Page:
Well, Art is an act. But it’s not just any action. It’s a conscious, deliberate endeavor with the power to reshape the human mind.
Now, you might ask, “What about Decorative Art? Isn’t that different?” Yes. Learn what makes decorative art different. But first, let’s clear something up: Design, that’s a whole different thing. Its purpose, its driving force, is to tackle problems, find solutions.
Art, in its essence, is anything that is intentionally crafted to captivate the human mind. It has the capacity to transport our imaginations and emotions to unbounded heights.
Art objects and performances often stem from a place of self-expression. And the desired response from its audience is to accept this expression, to feel that sense of shared human experience, that “we are all in this together.” Whether it’s the infectious energy of Beyoncé or the profound depth of Michelangelo, Art can be a source of shared feelings and significance.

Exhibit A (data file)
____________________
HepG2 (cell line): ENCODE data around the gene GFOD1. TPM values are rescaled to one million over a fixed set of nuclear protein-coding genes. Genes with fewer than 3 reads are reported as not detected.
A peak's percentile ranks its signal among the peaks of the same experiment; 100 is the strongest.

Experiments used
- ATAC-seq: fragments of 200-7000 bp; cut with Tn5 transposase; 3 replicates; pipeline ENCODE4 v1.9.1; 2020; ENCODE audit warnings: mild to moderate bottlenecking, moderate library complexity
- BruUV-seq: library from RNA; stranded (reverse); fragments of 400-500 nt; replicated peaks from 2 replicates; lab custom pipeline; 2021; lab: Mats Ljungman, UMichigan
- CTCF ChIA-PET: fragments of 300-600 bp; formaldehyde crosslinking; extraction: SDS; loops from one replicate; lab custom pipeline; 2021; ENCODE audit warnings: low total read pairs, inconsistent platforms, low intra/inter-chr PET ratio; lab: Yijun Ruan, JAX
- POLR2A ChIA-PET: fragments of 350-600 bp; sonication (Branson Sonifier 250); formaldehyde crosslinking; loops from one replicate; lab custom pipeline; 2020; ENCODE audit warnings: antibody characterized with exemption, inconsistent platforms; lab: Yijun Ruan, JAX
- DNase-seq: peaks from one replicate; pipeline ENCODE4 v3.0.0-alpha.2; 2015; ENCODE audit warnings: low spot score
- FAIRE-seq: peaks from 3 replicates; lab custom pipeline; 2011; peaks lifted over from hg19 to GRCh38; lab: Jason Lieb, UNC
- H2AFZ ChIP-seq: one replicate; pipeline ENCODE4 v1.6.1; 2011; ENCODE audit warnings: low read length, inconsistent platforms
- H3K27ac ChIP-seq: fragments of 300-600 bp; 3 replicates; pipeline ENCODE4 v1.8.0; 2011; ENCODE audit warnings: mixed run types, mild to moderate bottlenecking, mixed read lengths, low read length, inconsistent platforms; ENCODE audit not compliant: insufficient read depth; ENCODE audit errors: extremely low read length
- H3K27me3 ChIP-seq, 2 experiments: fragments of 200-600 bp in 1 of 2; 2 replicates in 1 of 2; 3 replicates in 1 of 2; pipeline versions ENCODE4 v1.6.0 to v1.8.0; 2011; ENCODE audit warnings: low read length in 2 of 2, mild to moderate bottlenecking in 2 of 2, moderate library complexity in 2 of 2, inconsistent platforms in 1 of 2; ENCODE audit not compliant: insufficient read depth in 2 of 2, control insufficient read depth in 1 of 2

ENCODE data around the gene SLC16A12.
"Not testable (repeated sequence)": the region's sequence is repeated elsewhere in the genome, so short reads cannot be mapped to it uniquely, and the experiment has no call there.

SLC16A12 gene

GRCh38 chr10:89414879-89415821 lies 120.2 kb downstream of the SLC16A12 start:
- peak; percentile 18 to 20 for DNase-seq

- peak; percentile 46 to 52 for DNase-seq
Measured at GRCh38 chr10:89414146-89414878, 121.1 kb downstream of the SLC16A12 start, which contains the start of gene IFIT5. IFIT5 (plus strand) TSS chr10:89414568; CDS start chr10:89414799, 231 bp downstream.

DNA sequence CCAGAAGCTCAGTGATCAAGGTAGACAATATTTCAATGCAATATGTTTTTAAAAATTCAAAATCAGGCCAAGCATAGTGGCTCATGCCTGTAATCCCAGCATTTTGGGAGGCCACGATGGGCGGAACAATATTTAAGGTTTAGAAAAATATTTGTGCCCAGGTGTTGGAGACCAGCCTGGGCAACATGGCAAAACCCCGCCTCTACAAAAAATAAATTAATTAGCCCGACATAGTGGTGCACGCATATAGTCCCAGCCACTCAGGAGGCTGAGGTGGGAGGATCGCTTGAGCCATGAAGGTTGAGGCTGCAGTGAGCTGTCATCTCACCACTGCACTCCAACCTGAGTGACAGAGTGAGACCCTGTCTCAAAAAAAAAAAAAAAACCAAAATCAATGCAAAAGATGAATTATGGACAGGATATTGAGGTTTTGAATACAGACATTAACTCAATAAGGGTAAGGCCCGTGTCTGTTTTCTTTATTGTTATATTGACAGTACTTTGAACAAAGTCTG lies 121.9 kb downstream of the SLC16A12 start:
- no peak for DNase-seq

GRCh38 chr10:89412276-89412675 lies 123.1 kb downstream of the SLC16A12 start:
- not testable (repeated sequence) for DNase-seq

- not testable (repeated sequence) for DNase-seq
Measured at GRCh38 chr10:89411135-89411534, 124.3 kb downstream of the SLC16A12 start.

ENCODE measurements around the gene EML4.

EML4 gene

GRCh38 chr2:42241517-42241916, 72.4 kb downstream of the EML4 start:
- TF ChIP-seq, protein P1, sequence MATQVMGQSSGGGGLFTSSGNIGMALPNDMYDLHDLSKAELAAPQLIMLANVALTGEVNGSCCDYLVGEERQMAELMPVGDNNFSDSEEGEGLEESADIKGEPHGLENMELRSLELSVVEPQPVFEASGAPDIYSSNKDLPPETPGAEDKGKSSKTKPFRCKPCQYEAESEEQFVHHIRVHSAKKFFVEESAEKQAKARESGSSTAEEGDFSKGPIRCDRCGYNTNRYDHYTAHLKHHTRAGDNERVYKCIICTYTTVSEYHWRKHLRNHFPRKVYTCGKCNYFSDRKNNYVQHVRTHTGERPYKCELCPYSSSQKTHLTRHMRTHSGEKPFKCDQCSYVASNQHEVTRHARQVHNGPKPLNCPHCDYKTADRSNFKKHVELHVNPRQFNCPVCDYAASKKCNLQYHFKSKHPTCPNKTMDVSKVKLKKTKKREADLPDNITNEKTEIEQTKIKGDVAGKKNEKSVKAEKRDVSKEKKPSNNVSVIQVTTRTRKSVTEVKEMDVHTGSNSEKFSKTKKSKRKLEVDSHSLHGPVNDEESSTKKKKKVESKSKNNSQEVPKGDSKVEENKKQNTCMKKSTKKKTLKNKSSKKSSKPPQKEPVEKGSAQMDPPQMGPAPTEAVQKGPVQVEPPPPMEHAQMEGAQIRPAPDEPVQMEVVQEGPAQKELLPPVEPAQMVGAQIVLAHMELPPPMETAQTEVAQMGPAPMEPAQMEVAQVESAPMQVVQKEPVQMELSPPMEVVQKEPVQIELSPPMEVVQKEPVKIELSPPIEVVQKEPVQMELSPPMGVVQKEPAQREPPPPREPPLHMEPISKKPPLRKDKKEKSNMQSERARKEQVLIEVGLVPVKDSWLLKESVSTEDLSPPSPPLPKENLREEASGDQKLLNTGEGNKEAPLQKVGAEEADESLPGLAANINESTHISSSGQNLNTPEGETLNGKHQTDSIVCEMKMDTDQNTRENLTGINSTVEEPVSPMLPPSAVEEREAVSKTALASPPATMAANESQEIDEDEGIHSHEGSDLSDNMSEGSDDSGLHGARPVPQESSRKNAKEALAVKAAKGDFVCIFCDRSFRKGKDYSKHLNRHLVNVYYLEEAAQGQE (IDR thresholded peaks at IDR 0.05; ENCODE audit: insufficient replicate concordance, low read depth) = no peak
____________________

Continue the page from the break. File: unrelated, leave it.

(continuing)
As an Artist, I have no interest in making the wall happy – that’s the domain of Decorative Art. My primary concern with space comes into play when it impacts the viewer’s interaction with the Art, particularly when it disrupts the auditory, tactile, or visual focus. Art, by its nature, is immersive. Any elements that distract from this immersive experience should be reduced or eliminated. Consider a carefully orchestrated environment like a music concert, where every facet, from sound volume to lighting, to the performance itself (imagine the dynamism of Mick Jagger), contributes to dominating the sensory experience.
But let’s consider the difference between Art and Design. With Art there is no structural consequence for failing other than receiving withering opinions and a lack of sales. Design, however, is a different story. A Design failure can lead to collapsing bridges or a business strategy that sinks, directly affecting people’s lives and well-being. And that, my friend, is a whole different kind of consequence.